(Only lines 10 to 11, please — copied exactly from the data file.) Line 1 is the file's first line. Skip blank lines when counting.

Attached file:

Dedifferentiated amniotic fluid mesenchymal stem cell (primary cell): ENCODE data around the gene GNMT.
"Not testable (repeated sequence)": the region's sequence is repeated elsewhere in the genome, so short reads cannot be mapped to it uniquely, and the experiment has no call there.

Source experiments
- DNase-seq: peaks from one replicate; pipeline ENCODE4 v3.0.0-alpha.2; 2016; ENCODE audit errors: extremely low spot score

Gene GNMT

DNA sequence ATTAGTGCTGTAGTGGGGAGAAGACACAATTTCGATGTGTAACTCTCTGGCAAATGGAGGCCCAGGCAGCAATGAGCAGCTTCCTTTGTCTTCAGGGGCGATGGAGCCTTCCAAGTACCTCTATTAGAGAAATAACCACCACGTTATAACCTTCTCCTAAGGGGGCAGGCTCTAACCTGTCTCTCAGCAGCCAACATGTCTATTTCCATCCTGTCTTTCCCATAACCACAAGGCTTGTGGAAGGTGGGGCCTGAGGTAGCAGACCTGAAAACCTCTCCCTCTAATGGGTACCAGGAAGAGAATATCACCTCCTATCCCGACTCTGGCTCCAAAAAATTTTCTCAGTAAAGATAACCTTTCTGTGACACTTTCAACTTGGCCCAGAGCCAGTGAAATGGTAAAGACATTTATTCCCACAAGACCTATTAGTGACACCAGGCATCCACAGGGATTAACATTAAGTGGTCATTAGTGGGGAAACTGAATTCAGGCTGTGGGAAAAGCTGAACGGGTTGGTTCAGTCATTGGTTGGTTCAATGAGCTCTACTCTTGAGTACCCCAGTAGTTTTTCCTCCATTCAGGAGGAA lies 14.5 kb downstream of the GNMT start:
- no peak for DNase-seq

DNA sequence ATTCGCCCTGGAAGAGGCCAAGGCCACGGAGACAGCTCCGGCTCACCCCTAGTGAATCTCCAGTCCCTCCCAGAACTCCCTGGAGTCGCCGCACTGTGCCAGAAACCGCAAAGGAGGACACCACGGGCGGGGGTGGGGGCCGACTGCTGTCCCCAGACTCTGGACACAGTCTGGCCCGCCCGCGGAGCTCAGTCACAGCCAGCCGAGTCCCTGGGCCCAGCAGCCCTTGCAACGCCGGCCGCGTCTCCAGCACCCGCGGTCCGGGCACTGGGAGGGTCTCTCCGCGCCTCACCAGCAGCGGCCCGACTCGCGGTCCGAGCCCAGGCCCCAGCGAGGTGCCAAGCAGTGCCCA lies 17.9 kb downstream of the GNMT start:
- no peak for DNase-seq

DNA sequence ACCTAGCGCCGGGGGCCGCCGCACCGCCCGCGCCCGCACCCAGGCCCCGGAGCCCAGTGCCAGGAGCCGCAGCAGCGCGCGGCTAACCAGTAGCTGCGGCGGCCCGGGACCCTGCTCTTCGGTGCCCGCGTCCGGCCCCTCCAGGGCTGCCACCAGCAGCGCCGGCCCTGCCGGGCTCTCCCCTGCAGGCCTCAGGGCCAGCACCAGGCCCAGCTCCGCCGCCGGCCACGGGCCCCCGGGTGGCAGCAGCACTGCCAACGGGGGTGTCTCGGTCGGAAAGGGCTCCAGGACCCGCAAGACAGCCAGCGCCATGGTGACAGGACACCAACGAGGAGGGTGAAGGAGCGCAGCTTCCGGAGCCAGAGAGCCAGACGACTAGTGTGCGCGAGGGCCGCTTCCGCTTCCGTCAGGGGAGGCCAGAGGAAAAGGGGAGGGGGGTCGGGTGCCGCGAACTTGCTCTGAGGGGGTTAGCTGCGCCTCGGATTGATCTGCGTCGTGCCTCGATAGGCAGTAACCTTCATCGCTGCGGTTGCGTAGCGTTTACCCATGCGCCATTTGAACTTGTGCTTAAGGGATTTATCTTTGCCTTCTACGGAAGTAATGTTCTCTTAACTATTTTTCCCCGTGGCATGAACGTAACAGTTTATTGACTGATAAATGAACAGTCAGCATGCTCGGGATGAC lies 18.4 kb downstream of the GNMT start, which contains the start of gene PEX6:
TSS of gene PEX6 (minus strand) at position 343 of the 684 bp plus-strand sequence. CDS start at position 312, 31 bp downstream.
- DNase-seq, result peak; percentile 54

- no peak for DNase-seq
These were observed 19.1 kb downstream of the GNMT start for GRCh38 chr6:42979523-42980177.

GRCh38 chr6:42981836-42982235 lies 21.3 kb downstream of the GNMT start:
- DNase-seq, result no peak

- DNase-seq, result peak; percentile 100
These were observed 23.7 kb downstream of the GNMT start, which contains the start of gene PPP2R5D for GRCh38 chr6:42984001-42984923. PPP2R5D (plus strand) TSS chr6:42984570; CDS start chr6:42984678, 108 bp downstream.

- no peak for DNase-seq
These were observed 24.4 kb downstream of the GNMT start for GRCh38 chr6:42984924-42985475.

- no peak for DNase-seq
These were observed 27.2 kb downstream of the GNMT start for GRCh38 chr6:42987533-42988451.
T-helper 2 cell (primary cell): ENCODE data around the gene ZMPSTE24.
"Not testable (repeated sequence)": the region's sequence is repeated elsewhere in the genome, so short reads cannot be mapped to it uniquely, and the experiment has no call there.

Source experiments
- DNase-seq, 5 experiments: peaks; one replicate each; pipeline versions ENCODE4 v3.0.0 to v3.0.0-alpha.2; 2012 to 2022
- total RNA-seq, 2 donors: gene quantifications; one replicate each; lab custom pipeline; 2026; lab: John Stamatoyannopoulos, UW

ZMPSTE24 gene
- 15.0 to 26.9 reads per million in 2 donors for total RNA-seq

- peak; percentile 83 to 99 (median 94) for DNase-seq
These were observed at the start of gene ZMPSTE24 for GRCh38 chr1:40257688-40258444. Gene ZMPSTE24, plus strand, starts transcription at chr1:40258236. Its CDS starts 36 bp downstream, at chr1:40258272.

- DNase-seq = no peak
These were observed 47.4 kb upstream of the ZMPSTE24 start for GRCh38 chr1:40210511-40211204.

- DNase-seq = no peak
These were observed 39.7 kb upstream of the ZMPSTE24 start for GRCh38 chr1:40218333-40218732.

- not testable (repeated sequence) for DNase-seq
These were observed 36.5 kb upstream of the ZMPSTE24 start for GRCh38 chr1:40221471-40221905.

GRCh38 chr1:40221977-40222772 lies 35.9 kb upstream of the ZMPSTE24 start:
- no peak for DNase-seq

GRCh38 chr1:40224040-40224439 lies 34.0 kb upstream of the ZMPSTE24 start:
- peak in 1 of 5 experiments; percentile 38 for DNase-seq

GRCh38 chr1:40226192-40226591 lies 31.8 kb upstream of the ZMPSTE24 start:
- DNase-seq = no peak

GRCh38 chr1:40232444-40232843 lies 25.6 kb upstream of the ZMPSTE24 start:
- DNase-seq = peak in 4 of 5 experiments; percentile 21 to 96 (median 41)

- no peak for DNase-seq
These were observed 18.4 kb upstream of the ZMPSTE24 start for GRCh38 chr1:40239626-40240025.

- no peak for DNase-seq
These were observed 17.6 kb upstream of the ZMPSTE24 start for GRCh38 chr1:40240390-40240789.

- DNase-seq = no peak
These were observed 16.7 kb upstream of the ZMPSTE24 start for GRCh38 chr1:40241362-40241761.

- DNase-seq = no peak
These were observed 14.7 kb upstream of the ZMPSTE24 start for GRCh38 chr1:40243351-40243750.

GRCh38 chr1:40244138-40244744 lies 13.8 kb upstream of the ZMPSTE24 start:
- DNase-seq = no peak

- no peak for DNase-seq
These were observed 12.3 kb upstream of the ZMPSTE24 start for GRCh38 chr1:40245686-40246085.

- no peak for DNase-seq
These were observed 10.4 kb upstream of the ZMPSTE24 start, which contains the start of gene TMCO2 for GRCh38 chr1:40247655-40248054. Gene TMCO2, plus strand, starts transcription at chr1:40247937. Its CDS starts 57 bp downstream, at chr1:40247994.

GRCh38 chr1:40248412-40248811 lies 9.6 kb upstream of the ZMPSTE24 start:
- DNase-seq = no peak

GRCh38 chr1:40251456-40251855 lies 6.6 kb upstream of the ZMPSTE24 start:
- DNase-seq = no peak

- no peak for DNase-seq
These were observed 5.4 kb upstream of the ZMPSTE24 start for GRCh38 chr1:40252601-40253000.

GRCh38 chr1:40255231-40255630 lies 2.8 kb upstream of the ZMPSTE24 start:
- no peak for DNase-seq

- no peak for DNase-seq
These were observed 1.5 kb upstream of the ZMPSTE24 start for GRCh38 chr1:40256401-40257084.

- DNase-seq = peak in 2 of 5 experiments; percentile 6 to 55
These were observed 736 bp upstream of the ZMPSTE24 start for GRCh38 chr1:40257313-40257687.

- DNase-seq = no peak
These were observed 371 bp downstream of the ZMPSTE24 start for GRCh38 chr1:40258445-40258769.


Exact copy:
DNA sequence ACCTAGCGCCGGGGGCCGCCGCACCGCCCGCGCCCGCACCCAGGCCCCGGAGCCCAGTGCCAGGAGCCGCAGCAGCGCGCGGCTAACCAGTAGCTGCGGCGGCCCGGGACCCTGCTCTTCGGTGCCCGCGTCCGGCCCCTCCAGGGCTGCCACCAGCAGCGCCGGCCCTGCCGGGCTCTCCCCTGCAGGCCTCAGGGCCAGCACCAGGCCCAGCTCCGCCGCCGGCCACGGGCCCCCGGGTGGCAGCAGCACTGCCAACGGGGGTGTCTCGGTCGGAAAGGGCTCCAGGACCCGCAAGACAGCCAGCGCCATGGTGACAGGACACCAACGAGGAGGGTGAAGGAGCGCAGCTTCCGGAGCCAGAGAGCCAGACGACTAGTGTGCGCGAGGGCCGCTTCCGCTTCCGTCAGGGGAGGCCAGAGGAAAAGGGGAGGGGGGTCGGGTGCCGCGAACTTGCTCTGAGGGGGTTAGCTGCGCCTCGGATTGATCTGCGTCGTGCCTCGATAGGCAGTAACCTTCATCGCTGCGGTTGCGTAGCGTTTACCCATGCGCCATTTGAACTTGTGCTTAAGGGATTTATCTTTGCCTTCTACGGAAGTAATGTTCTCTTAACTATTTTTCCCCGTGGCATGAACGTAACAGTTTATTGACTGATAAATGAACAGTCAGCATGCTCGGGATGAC lies 18.4 kb downstream of the GNMT start, which contains the start of gene PEX6:
TSS of gene PEX6 (minus strand) at position 343 of the 684 bp plus-strand sequence. CDS start at position 312, 31 bp downstream.